J.H. has a delightful little silverplate dish, a curling stylized leaf upon which perches a silverplate squirrel.
And the stamp on the bottom says “Hatford Silver Co., Silver plate.”
J.H. knows her grandmother used the plate for nuts in the front room because she remembers a set of nutcrackers that to her childish ears sounded like castanets. This is correct. It was designed as a nut dish, but it was not meant to go in her grandmother’s front room.
It was designed for formal dining, and this form – the squirrel on a dish — was used by many silver makers during the last decade of the 19th century. This is in the spirit of the era, which loved allegory and metaphor in material objects, such as the cow finial on the top of a butter dish and the squirrel perched onto a nut dish.
Instead of embracing our modern aesthetic that focuses on geometric lines (form over function), people in the late 19th century coveted objects that had function bastioned by imagery of that function. Grape shears had grapevine designs, and lemonade pitchers had little lemons embossed in silverplate.
When I see evocative imagery on a piece of silver, I know it is from 1875-1900.
I said the nut dish was not designed to go into J.. grandmother’s front room. It was meant for a very long formal dinner.
And the dinner typically had such nut bowls placed down a grand table — perhaps a set of four identical dishes located within the long and massive centerpiece arrangement, which consisted of flowers, beautiful fruit bows, little condiment silver bowls for fine chocolates and glace fruit. Diners would reach out to pluck a few at any time during the meal but were not expected to take a piece of fruit until the last course.
Here’s how dinner went, as you read this over your cereal bowl this morning.
Dinner would be called at 8 p.m., and you would be served, in a very formal style, the first course of hot soup, at which point the wines would be poured, water and rolls brought, and a fine small plate offered upon each placemat of a cold appetizer. When this course was whisked away, the butlers placed a service plate upon your placemat because no diner should ever see the bare cloth of the table.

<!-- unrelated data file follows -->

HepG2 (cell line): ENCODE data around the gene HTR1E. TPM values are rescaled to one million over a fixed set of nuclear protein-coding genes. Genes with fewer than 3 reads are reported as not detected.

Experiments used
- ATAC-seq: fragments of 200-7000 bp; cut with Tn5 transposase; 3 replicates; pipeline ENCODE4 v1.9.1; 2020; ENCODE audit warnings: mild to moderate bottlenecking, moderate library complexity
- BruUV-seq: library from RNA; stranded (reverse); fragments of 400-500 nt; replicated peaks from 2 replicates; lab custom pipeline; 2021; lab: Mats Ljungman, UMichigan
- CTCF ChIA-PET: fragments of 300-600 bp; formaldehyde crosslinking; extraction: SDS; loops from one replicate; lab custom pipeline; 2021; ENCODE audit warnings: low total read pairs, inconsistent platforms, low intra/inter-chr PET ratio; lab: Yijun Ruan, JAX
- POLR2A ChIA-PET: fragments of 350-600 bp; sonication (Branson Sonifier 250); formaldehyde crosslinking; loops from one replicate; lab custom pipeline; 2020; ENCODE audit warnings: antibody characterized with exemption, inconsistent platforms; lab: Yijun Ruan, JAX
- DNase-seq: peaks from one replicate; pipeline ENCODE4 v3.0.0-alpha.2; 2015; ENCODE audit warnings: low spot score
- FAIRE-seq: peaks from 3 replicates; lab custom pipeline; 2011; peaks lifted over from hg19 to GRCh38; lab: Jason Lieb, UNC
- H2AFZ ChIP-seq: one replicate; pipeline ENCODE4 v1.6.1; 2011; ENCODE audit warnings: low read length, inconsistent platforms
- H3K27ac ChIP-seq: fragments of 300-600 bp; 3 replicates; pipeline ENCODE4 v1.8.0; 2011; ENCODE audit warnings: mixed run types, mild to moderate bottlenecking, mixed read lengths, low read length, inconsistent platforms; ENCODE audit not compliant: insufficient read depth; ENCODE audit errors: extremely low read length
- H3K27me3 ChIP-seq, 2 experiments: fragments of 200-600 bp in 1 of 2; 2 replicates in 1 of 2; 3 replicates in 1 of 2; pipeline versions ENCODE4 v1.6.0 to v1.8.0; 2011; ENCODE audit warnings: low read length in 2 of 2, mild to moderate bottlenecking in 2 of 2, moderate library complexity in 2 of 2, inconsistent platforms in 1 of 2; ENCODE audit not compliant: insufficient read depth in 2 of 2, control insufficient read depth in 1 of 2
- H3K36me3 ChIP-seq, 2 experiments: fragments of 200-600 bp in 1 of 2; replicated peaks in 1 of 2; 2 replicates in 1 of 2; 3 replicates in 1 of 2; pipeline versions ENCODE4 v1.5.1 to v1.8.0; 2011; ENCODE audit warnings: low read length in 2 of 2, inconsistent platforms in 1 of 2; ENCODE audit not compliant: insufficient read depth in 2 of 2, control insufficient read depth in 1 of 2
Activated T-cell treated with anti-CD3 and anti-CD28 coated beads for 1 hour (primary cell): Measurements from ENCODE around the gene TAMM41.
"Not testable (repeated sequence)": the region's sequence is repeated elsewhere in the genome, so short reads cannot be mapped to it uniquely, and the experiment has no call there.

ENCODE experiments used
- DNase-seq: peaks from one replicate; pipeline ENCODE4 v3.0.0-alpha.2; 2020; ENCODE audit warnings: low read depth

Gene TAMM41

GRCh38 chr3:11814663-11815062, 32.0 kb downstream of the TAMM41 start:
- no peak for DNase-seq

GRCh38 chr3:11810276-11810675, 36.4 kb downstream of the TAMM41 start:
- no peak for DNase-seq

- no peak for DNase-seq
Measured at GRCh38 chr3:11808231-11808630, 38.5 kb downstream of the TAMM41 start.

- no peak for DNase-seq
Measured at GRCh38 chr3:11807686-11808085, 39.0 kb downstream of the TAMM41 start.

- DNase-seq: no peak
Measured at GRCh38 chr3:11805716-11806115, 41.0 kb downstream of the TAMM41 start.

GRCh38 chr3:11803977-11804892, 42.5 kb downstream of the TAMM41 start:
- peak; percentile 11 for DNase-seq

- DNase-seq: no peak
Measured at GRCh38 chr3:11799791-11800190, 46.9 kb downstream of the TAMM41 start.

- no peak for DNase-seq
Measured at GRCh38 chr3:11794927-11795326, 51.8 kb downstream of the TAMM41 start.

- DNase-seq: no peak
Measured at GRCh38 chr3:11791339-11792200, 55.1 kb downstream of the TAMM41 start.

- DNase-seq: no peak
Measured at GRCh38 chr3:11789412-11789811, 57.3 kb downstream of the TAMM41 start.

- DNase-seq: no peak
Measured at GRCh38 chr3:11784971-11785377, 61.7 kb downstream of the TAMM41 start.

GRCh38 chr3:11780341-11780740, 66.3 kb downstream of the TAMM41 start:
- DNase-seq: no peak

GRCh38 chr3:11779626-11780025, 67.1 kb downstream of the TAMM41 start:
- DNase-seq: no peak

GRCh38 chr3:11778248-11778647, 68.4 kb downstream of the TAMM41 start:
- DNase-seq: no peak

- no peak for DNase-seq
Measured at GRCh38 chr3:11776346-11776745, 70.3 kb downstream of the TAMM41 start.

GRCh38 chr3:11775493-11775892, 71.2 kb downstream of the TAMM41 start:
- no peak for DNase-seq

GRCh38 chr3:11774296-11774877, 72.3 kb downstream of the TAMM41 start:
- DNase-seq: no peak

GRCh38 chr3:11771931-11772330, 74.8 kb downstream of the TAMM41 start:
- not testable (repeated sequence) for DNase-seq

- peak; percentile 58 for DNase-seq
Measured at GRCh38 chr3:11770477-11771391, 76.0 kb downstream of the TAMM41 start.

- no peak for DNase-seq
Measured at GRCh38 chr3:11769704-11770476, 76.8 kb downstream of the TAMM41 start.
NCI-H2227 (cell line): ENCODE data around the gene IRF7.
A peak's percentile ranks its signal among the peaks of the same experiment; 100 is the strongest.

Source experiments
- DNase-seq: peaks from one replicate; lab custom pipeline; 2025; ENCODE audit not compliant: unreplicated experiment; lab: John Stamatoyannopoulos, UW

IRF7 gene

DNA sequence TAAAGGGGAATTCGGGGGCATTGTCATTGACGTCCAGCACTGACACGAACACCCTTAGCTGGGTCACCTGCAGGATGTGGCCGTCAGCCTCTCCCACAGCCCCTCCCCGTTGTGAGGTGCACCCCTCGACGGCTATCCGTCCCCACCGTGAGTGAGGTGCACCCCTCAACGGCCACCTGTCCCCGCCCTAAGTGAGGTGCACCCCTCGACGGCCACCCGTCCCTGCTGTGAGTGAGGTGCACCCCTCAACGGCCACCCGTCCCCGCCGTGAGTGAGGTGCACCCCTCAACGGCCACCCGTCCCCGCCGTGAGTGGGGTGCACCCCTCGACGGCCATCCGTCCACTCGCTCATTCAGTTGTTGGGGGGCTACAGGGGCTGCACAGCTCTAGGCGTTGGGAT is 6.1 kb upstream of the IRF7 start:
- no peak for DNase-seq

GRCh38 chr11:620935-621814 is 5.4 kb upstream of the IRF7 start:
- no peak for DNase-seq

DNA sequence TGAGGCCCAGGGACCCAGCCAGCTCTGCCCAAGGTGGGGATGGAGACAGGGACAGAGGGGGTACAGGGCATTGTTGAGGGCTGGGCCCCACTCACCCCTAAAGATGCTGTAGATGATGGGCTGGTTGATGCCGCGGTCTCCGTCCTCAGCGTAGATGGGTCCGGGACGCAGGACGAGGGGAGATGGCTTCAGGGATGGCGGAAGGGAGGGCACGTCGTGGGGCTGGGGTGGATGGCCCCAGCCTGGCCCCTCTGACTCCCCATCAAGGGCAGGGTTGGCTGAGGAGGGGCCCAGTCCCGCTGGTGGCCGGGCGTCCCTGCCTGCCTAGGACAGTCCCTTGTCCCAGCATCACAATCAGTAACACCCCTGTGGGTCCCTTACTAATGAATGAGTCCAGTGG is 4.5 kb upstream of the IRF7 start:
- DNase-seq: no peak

Now a platter would be offered of the second course — game or fish. Again, this would be whisked away, and the butlers would come in laden with larger platters upon which was the main course. It was distinguished because the main course was the only one in which you were offered a mixed bag of roast beef, fowl or game and drier vegetables (not watery types) along with potatoes, from one platter. You indicate what you wanted, and the butlers would serve.
Again, your plate would be whisked away when most of the guests had finished this course. Heaven forbid you were a slow eater.
The fourth course was a salad course, and for this the wine menu changed entirely so as not to disturb your palette because of the salad dressing (which was acidic). You would be poured a style of wine that would not fight with the dressing, and at this point the butlers would pass a cheese platter, from which you would select and place a piece upon your salad plate when cheese biscuits were offered.
That course was whisked away, followed by dessert.
This dessert course necessitated that the entire table be cleared of anything that was not related to dessert, down to the salt and peppers. And then that course was whisked away.
Now came J.H.’s nut dishes.
This was during the fruit course, and guests could select a piece of fruit from the beautiful fruit bowls at the center of the table. At this point, a guest may have picked up a little dish like J.H.’s and selected a few nuts to accompany the fruit and perhaps passed this little dish to his partner. This is why something is completed as “soup to nuts.”
So we see that as lovely as J.H.’s grandmother’s front room might have been, the little squirrel was used to something much grander as he was once a part of a massive formal dinner.
Collectors love these little squirrel bowls, as they were quite the style for the upper middle class (in silverplate) and upper class (in sterling of course), so the value is $250.
Dr. Elizabeth Stewart’s “Ask the Gold Digger” column appears Mondays in the News-Press Life section.
Written after her father’s COVID-19 diagnosis, Dr. Stewart’s book “My Darlin’ Quarantine: Intimate Connections Created in Chaos” is a humorous collection of five “what-if” short stories that end in personal triumphs over present-day constrictions. It’s available at Chaucer’s in Santa Barbara.